Where Did Yum Install Monodevelop?

Home » CentOS » Where Did Yum Install Monodevelop?
CentOS 20 Comments

Hello all, I’m running CentOS 6.4.

Today I tried installing monodevelop and this is the result of the installation:
http://bin.cakephp.org/view/258829139

Now. When I went to my terminal and ran monodevelop… nothing. When I tried to locate the actual executable by running find . -name “*monodevelop*” (kinda overkill, but figured that I’d get this option out of the way), I couldn’t find anything. So, now, I’m scratching my head and wondering what to do next :) . Where did I mess up? Am I not starting monodevelop correctly? If so, how should I start it?

20 thoughts on - Where Did Yum Install Monodevelop?

  • Yves S. Garret wrote:
    scratching

    It may not have done your PATH correctly. Easy answer:
    rpm -ql monodevelop

    which gives you a full path listing of all the files.

    mark

  • Perhaps it isn’t. Your initial post indicates that you have base, epel, extras and updates repositories enabled. I have the same on this computer.

    “yum search monodevelop” tells me “no matches found.”

    So where did you find the monodevelop rpm that you think you installed?

  • Yves S. Garret wrote:

    Right. rpm -qa | grep -i monodevelop

    If that gives you nothing, try yum list monodevelop.

    And please don’t top post.

    mark

  • That’s an unvetted repo that is mentioned in that article, and from the looks of it is providing unsigned packages? Bleah.

    John

  • I also don’t see any place where they are providing source rpms in their repo, though I didn’t spend a whole lot of time searching. Therefore, it would be difficult/impossible to check their spec file and see what that package actually does and where it wants to put stuff.

  • Yves S. Garret wrote:

    And there’s your answer – it doesn’t like the repo. Also, you really should pay attention to the other folks’ comments, questioning the security of what you want to install.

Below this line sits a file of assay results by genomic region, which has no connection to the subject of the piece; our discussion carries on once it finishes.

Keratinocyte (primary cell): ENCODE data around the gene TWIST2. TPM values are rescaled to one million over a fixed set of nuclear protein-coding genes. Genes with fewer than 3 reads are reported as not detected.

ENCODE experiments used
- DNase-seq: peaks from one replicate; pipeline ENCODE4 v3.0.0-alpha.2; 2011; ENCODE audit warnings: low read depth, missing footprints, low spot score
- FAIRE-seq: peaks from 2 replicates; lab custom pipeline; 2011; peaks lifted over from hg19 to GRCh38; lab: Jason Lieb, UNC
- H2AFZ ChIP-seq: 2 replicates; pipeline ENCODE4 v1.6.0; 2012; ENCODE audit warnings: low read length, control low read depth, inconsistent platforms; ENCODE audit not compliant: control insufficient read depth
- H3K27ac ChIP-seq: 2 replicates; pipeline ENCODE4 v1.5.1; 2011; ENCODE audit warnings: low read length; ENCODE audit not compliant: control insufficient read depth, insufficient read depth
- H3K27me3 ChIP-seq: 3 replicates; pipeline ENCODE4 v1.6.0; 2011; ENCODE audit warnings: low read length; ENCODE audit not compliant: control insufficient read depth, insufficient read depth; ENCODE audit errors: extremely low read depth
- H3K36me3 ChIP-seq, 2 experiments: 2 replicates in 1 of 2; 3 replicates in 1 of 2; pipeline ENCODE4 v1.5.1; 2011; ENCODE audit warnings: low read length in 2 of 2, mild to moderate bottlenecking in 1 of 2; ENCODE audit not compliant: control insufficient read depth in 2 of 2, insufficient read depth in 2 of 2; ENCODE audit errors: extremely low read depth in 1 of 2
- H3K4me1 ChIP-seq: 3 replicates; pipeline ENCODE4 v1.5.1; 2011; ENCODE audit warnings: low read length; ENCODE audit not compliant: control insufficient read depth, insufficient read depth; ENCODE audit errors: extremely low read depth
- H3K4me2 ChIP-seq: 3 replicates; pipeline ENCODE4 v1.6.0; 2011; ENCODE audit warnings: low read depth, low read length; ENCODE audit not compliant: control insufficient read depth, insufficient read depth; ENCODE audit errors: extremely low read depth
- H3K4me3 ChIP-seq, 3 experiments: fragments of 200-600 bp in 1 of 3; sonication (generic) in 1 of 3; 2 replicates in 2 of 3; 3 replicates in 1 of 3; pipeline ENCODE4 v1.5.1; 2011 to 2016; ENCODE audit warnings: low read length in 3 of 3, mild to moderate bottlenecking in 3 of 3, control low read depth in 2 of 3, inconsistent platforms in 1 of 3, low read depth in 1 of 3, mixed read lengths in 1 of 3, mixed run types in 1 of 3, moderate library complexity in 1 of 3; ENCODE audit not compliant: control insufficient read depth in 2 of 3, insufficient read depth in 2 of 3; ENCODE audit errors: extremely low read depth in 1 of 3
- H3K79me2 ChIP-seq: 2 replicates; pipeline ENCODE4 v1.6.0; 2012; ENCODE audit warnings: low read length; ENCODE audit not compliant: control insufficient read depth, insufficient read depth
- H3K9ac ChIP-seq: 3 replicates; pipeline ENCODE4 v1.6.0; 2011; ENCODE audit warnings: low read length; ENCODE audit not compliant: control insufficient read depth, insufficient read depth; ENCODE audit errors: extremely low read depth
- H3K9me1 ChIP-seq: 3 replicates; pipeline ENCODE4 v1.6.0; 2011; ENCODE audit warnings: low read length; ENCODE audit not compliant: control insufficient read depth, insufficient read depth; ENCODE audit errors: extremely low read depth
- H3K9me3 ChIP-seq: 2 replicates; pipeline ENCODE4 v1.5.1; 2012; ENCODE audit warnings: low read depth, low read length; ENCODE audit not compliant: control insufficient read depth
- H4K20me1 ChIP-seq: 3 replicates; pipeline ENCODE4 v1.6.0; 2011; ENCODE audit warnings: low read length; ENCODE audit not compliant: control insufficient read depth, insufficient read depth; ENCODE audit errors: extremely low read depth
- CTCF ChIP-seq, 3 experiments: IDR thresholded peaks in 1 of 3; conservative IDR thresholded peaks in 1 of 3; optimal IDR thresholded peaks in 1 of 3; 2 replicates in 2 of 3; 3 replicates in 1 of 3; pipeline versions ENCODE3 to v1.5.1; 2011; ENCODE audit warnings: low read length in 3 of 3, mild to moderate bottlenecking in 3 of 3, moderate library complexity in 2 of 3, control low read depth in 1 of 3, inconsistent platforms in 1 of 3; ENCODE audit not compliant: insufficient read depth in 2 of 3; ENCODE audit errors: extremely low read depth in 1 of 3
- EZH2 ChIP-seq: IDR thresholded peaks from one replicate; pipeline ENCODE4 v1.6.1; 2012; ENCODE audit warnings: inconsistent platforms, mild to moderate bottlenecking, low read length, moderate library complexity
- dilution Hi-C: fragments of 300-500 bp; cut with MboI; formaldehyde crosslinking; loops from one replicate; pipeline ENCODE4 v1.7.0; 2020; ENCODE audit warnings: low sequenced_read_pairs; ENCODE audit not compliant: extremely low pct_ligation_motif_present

mark

  • I just deleted that repo.

    And yes, I knew I was taking a risk. To be honest, I wasn’t sure what to do next after hitting my head against the wall so much, hence such drastic measure.

  • You may be asking the wrong question.

    What were/are you trying to accomplish (outside of just “install monodevelop”, which I had never heard of before today)?

    Is your objective simply to install a good programmer’s editor/IDE? If so, for what programming language? For example, perhaps something like vi, emacs, geany or eclipse would meet your needs, depending on what your needs actually are.

    Is your objective to do mono API programming using something like C#? If so, is there any particular reason why you want to use that instead of some other programming language?

    If you tell us what you’re really trying to do, perhaps we can give you a recommendation for what your best course of action would be.

  • I would like to do some coding in C#. The problem that I was encountering is if your code is split up over several files (you have a factory class and a widget class and then, just for fun, a bird class) is getting all of the files to include correctly and link correctly. I’ve tried monodevelop on my Mac, it did the trick and I wanted to do the same on my CentOS machine.

  • It’s entirely possible that I’m missing something, but how does that tell me what pre- and post-install steps the rpm does, or what patches are applied to the binaries? All I get is a list of files and directories. I don’t think it’s possible to extract a spec file from a binary rpm. Or is it?

  • As such it is not possible to retrieve the complete spec. The actions can be viewed however with the — script option to rpm, eg:
    rpm -q –scripts binutils

    I do not see how one can see what patches are installed.

    The problem the OP has comes from the fact that the rpm is not signed, so it must be installed with the –nogpgcheck option to yum. Without the option IIRC yum complains about the missing signature and does not install the package.

  • You could have let it go at the first line: The problem is indeed that the rpms are not signed. –nogpgcheck is not a viable option on a server you care about unless you are 1000000% sure (ie. audited everything yourself and/or built the rpm yourself) that things are germane.

    John

  • Indeed, installing an RPM from an unknown source, even if it is signed
    (with a key from the same source) is taking a big risk. I assumed that the OP understood that…..

  • Am 20.05.2013 19:06, schrieb Yves S. Garret:

    Of course it isn’t. Your original result:

    clearly shows yum aborting with an error:

    and not installing anything.

    HTH
    T.

LEAVE A COMMENT